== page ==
Lucifer: or you see me because you know I tell you the truth […] I’m locked in your heart and your head forever. (Eyes/Blindness and Talking threads)

Jack: I’m not listening to you.

Lucifer: Are you out of your mind?

Lucifer is undeniably the devil in all of us, the voice that plagues us with fears that we are unworthy and beyond redemption. From a story-writing standpoint, it’s a tactically smart move – we hear what Jack is thinking while extending Mark Pellegrino’s brilliant Lucifer character. Lucifer is Jack’s father after all, so it makes complete sense that Jack would hear that image as the personification of his self-hatred.

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The problem is that I’m tired of Lucifer’s interference. I’m tired of him preying on purity and innocence.  I’m tired of the mental anguish he imposed on first Sam and now Jack. Would he please just die already?? We thought we got the satisfaction of watching Lucifer die last year. Then Nick surprised us all by surviving the attack (insert hand wave here) but he too was finally dispatched after Jack prevented Lucifer’s threatened return from the Empty. So would this guy please just go away! I can’t argue that it makes sense for the story but Lucifer has overstayed his welcome. How many times does goodness have to defeat him?? I suppose it’s Lucifer, so the point is that goodness can never let down its guard, but an impassioned “Be gone, Satan!” from the world’s promised savior would be extremely welcome about now!

New Canon

“Ok, get over it” I told myself. Lucifer is Lucifer after all, and he’s being true to his character. But then his supposed moral and biblical antithesis, the forces of Heaven, start in on Jack. 

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They see an opportunity to use his innocence to their advantage, so Dumah misleads and misguides him into killing yet more innocent people. Everyone has an agenda! Rather than looking at the long game, she decides to trick Jack into actions designed to “Make Heaven Great Again.” Did she really think killing two heretics was going to move the needle in favor of Heaven? Why wasn’t she honest with Jack, and explain that Heaven needed new angels? He wants to help! He is desperate for someone to tell him what to do to achieve the destiny Kelly saw in him.  Is Heaven really going to be rebuilt on a foundation of lies and betrayal? Dumah was simply the next in line to prey on Jack’s innocence. That was really annoying.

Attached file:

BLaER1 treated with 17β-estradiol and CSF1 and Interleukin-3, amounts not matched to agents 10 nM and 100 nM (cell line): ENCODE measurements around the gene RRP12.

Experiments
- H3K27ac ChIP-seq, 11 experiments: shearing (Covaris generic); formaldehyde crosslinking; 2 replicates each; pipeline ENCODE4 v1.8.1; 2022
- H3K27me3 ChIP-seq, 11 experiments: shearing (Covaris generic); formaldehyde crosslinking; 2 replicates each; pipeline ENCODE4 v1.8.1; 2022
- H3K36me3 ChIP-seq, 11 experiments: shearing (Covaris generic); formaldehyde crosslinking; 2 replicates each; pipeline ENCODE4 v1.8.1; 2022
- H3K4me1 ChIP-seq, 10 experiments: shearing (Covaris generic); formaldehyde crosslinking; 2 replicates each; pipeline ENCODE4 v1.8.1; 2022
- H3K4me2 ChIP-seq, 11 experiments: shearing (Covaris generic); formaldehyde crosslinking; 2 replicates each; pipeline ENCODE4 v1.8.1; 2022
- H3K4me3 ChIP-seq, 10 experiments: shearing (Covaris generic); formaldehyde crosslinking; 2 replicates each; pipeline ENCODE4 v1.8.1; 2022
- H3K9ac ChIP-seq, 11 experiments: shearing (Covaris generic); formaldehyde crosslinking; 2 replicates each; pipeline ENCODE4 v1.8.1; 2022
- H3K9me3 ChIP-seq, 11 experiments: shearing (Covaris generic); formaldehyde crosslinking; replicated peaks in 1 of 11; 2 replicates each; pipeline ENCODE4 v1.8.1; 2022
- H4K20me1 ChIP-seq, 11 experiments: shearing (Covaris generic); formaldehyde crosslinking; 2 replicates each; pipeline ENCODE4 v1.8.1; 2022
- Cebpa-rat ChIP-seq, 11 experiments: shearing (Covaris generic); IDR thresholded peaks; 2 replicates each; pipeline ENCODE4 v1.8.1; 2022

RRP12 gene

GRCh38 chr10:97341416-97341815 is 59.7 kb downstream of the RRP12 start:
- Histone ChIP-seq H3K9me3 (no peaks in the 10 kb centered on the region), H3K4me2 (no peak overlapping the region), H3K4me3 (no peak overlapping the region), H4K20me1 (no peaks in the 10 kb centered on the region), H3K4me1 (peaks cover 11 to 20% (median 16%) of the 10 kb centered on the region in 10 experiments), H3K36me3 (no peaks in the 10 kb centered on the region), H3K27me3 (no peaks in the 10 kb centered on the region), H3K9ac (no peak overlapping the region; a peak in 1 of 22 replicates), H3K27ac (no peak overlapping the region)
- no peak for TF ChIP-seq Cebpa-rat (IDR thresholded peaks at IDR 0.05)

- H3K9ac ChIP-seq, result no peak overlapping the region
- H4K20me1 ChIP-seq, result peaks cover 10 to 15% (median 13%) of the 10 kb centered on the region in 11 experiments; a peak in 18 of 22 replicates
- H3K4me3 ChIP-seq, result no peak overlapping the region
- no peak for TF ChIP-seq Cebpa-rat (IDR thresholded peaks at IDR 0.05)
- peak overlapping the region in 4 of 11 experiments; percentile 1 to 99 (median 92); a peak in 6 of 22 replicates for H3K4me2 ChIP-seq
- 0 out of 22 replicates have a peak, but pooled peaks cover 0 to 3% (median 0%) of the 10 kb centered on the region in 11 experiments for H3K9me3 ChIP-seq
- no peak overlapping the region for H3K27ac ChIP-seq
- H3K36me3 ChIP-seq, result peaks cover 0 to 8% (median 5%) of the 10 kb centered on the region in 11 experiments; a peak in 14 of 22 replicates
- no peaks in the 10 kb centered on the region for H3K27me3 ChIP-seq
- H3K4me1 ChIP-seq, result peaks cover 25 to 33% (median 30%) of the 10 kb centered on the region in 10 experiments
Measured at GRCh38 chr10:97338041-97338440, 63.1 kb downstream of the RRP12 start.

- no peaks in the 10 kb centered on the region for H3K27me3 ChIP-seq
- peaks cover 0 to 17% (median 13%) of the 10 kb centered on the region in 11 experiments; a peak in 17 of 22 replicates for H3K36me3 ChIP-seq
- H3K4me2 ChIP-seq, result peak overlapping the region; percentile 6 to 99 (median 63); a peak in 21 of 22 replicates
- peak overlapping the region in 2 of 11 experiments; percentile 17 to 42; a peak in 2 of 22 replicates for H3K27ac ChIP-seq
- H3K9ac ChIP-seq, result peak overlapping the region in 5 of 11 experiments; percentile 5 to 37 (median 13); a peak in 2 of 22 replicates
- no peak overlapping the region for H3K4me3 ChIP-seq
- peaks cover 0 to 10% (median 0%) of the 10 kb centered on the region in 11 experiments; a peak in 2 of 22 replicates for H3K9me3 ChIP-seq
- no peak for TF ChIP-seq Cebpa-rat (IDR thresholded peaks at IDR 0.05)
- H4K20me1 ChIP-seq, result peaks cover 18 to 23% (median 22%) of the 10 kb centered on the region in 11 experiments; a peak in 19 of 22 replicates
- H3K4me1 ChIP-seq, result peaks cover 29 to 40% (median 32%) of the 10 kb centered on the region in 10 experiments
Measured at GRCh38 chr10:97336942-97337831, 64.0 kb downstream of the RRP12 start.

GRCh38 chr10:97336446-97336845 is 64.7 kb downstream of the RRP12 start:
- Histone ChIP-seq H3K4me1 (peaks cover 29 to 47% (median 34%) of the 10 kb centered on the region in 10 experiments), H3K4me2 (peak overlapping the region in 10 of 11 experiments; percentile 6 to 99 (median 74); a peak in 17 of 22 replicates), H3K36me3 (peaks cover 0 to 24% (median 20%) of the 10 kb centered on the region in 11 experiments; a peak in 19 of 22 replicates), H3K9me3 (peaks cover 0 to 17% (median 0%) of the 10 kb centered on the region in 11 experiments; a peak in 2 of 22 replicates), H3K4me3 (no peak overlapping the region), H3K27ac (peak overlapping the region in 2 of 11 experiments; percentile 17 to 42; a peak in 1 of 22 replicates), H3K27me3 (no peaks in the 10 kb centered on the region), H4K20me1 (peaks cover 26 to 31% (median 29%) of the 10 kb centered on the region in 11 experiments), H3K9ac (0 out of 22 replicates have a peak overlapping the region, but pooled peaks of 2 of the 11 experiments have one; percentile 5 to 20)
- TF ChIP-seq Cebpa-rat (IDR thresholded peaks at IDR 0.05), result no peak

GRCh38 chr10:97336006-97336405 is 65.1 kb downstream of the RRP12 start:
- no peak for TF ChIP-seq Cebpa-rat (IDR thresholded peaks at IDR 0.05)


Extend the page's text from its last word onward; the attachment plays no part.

So, Jack destroys a handful of believers’ souls, whisks them to Heaven with a thought, then changes their species and gives them wings with a touch of a finger.

Jack: Did you mean it, when you said you wanted to go to Heaven?

Prayer Leader: That is the goal of everyone in this room.

Jack: and you don’t mind becoming angels?

Prayer Leader: Mind? That would be a dream!

Jack: It doesn’t have to be a dream.

There is precedent for god-like power being able to destroy souls. Amara sucked out humans’ souls as both a compassionate gift and as a punishing retribution, so it’s not unreasonable that Jack can do the same thing, albeit with a lot less effort. Making the resulting shells into angels, though? If it’s truly that easy for him, his employ by Heaven was a viable career path. He really could have asked people who have nothing else to live for or who are devoutly faithful if they want to give up humanity in favor of eternal servitude to Heaven. That would have solved the energy crisis up top and given Jack something altruistic to do. Instead, Dumah supposedly got power hungry and opted to trick Jack into creating a half dozen conscripted soldiers. That makes no sense to me.

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Castiel: I know what you’re doing! You’re using Jack to solidify your hold on Heaven.